Americans know little about what’s in the federal budget, Bruce Bartlett reminded us late last week in a convincing piece that relied on the latest poll results. And while wanting to cut deficits and spending, the public largely opposes cuts to the particular domestic programs that dominate the budget.
It’s a welcome reminder: All else being equal, the more Americans understand the challenge of lowering deficits to manageable levels, the more likely that they’ll accept the tough medicine that policymakers will have to deliver. I’ve long advocated that the president and members of Congress level with their constituents about the tough choices ahead, and I’ve applauded efforts by the Concord Coalition, the Committee for a Responsible Federal Budget, and other groups to enhance public understanding with speeches and workshops around the country.
But let’s be realistic: We can’t hope to do much more than chip away at public ignorance about deficits, spending, and taxes. This is complicated stuff, and Americans have other things on their minds – like going to work, raising their kids, and saving for their future. In our republican form of government, Americans grant power to those they elect to make the right decisions for them and the country at large.
It’s with those elected officials where the more frightening, and consequential, problem of ignorance lies. Based on what they’re saying and how they’re acting, many of our elected leaders seem clueless about the nature of the deficit problem, the difference between short- and longterm deficits, the relationship between budgets and the economy, and the role of revenues in financing government. Many other elected officials surely know better, but they’re choosing to follow the political winds and promote immediate cuts in domestic discretionary spending that would slow the economic recovery in the short run, while doing nothing about long-term deficits that will weaken the nation over the long run.
Let’s be clear: We have run huge deficits of late ($1.4 trillion in 2009, $1.3 trillion in 2010, and an estimated $1.5 trillion this year – each about 10 percent of gross domestic product), due to an economy that’s still recovering from the Great Recession and the extraordinary steps that policymakers took to rescue the financial industry and jump-start the economy. Those deficits are, by definition, temporary and, as such, should not raise economic alarms.
The problem is what comes next. Even after the economy returns to full growth (and presuming that current policies remain in place), we’ll face deficits that average about $1 trillion and 6 percent of GDP over the next decade before they head much higher, both in dollar terms and as a share of GDP.
Deficits that exceed three percent of GDP will mean that our total debt will keep rising as a share of GDP. That, in turn, will raise risks of an economic crisis, such as a loss of confidence in the markets that sends interest rates and inflation much higher. Even in the absence of a crisis, such big deficits and such higher debt will mean lower savings, less investment, lower living standards, and, over time, a declining nation at home and abroad.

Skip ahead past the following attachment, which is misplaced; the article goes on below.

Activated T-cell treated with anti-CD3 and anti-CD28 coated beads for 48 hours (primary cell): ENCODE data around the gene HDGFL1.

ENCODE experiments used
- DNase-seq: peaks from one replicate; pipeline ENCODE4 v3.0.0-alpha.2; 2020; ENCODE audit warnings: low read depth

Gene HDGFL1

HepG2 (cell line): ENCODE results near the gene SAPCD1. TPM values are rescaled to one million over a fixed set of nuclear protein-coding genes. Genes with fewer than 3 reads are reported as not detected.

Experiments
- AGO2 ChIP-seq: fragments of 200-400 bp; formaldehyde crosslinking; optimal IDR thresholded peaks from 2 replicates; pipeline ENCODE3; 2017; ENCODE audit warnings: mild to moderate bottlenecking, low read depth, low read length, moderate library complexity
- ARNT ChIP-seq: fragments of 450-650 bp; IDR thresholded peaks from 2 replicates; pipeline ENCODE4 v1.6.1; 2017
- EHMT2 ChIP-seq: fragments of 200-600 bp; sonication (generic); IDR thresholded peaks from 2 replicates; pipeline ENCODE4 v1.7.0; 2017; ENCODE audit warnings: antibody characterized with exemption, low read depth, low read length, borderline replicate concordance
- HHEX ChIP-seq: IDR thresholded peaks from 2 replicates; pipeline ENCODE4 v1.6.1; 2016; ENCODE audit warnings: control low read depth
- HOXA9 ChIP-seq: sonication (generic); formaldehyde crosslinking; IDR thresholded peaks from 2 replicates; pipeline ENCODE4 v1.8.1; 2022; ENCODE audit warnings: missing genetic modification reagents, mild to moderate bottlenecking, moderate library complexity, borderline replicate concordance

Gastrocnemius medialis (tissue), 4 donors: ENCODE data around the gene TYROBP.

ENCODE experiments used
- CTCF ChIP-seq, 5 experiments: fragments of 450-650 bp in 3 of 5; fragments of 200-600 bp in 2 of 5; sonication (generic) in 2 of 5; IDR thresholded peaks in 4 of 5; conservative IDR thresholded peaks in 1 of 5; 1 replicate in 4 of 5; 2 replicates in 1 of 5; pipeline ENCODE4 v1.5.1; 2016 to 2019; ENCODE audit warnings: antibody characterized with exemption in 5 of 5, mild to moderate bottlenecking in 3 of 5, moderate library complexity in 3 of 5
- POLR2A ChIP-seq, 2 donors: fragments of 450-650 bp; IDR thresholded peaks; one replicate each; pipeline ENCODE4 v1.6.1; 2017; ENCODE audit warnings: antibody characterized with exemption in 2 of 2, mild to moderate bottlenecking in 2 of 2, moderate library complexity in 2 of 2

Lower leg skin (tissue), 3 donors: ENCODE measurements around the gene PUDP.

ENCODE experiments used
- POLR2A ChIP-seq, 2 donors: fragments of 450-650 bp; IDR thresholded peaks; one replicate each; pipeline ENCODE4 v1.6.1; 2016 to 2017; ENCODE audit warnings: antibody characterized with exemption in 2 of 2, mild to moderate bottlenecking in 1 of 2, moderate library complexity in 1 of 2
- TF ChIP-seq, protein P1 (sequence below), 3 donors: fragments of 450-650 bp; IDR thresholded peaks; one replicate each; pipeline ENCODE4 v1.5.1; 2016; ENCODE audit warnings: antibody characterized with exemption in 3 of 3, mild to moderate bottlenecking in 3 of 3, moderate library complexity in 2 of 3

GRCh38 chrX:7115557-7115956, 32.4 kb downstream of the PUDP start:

Those long-term deficits have nothing to do with the current economic weakness, financial bailouts, and stimulus spending. They are driven by the aging of the population and soaring health care costs, which show up on the federal books in the form of Medicare, Medicaid, and Social Security, combined with federal revenues at levels that won’t come close to covering the rapid growth of those programs.
Spurred by public outrage over the sky-high deficits of today, policymakers of both parties are trying to prove their deficit-reducing bona fides by slashing domestic discretionary spending in the near term, as early as this year. Nobody wants to be on the wrong side of spending cuts – not the new House Republican majority, which hopes to make good on its 2010 campaign promise to cut non-security spending by $100 billion in its first year; not President Obama, whose budget director, Jacob Lew, promised spending cuts in an op-ed entitled “The Easy Cuts Are Behind Us” in Sunday’s New York Times; and not senators of both parties who have been meeting informally to craft deficit-cutting legislation this year.
Immediate spending cuts, however, will take demand out of an economy that is struggling to return to its full employment growth path and create far more jobs. Combined with the spending cuts and tax increases that states – which face annual balanced budget requirements – will continue making, federal spending cuts that come too quickly could weaken the economy and send unemployment higher.
As for long-term deficits – the problem on which policymakers should focus their attention – no serious effort is underway to address the overwhelming problem of rising health care costs (beyond the measures included in health reform) or to reform Social Security so that it avoids the coming problem of too few revenues to finance too many benefits.
In Republican circles, only a handful of lawmakers hint at accepting higher taxes as part of a deficit-cutting deal. In Democratic circles, a growing number of lawmakers want the party to pledge its allegiance to leaving Social Security untouched. Some would do the same for Medicare.
So here’s where we’re headed:
- Cuts in domestic discretionary spending that will reduce short-term deficits, but potentially weaken the economy.
- Inaction on the long-term deficits that will mount as the ages and health care costs continue to soar, weakening the economy.
All in all, it’s the wrong kind of action in the short term and the wrong kind of inaction over the long term.